How I use Gmail

Published in category Productivity
on Christian Mayer's Weblog.

Since I have no longer a root server I moved my emails to Gmail. I love Gmail because it’s working in the browser, too. Like in the good old days on But with more style.

Another benefit is that you don’t need to setup Thunderbird, Apple’s Mail App or any other MUA software - again and again and again[1] from scratch on each new PC. You don’t need to mange your server, keep looking for the newest security patches for your server software or keep the server software up running.

Gmail looks pretty well with Compact display density and Gmelius Chrome Extension. So why not[2]?

Using keyboard shortcuts makes Gmail very fast. Don’t need to click. Press Shift+? to get an overview of all keyboard shortcuts on Gmail.


Another recent tool made by Google is Inbox.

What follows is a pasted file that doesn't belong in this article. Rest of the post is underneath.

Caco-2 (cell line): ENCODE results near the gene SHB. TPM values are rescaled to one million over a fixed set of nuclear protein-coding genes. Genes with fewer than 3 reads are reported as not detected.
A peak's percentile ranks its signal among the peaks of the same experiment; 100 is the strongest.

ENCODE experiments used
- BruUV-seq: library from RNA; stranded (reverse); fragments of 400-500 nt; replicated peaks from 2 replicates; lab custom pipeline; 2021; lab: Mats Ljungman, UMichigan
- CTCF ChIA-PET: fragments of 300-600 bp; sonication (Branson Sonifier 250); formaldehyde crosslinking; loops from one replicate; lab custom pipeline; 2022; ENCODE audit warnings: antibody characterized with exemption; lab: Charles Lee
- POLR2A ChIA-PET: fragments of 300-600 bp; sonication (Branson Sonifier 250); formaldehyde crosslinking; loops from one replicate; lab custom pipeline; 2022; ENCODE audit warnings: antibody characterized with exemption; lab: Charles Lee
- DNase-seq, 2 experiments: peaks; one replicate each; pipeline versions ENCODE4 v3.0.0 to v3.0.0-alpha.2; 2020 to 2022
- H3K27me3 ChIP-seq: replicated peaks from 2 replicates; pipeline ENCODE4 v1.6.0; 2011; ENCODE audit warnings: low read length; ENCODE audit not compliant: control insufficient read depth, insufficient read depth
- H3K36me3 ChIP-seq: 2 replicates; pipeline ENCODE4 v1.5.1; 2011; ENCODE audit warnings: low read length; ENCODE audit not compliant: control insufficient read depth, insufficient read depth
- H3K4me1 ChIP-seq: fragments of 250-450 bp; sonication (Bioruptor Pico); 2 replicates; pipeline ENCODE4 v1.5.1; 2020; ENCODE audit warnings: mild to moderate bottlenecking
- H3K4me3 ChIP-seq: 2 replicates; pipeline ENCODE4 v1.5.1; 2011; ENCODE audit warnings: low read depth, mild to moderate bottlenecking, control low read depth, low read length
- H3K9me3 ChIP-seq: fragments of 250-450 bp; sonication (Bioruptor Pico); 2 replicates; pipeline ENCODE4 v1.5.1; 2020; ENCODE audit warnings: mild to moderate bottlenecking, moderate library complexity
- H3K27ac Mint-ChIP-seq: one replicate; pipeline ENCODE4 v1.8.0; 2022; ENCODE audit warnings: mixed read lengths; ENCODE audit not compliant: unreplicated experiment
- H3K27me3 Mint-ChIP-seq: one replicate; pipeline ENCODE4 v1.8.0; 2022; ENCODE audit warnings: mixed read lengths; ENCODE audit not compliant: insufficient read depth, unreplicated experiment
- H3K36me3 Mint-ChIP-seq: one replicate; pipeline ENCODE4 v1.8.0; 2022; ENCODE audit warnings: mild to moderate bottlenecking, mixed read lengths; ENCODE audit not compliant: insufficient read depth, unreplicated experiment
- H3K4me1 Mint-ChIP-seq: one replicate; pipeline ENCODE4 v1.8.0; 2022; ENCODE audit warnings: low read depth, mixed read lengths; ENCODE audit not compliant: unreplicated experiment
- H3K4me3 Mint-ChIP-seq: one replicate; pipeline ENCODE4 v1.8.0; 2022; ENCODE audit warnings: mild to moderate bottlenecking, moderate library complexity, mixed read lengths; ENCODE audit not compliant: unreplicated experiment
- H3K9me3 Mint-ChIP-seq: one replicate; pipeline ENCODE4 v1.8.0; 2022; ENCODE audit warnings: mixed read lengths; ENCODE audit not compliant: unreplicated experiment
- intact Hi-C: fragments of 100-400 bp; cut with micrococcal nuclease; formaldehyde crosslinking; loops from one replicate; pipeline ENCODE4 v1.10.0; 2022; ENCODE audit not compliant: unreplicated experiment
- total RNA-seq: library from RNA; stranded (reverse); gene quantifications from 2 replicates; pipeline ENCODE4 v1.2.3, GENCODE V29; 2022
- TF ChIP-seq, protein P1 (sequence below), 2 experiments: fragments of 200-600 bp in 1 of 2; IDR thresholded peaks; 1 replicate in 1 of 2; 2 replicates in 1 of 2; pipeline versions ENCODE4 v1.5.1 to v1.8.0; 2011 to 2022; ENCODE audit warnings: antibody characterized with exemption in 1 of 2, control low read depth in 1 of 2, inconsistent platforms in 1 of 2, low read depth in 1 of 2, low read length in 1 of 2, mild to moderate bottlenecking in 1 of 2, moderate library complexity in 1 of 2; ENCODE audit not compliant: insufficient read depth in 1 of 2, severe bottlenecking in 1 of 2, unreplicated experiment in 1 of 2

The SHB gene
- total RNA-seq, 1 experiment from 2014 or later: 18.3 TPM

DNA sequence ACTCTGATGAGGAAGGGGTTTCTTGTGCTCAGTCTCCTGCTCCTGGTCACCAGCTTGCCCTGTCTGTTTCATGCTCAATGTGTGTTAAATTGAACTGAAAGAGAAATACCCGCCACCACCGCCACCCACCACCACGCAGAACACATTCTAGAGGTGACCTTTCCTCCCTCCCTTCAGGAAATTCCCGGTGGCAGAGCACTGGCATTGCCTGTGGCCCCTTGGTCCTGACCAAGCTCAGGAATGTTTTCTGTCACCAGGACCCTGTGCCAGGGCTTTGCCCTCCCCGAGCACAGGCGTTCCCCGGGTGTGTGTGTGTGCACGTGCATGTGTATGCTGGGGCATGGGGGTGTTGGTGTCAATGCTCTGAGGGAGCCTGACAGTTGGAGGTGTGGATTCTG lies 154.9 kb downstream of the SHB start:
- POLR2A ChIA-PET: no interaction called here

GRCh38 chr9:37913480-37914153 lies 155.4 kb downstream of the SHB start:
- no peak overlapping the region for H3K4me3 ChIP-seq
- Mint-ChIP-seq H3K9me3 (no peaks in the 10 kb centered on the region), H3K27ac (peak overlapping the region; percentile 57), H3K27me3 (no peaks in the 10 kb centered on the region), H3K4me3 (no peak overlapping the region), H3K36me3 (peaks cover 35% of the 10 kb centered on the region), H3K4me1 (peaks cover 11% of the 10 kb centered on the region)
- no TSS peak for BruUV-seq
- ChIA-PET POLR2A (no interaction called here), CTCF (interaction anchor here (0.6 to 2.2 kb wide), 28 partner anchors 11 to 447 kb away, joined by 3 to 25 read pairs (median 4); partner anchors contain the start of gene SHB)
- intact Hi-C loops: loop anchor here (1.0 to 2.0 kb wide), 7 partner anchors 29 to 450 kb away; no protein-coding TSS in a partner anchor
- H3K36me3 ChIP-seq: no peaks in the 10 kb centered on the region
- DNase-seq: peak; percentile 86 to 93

It reformates your filter settings. Inbox rolls up your painful hand-crafted filters and you can’t undo it automatically. You may think that if you change something in Inbox that it doesn’t effect Gmail. But you’re wrong. All it does is to serve your emails in another way and change in the background your Gmail settings. Inbox is made for people who are bad at managing emails. If you already have no system to mange your emails Inbox could be a solution for you. And also if you already don’t use Folders (Labels), Stars, etc. of Gmail.

But the fact is: you don’t need all these Zero Inbox-tools to manage your emails. It’s not that hard. If you have a working solution it’s possible with plain Gmail or any other mail software.

Inbox has no Compact view. Everything is big. This isn’t my style. I like the compact view of Gmail very much. And on all other Google products my favourite is always the compact view. Simple things are the best.

This is what Google Inbox looks like:

Google Inbox

It only works in Google Chrome yet.


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About the Author

Christian is a professional software developer living in Vienna, Austria. He loves coffee and is strongly addicted to music. In his spare time he writes open source software. He is known for developing automatic data processing systems for Debian Linux.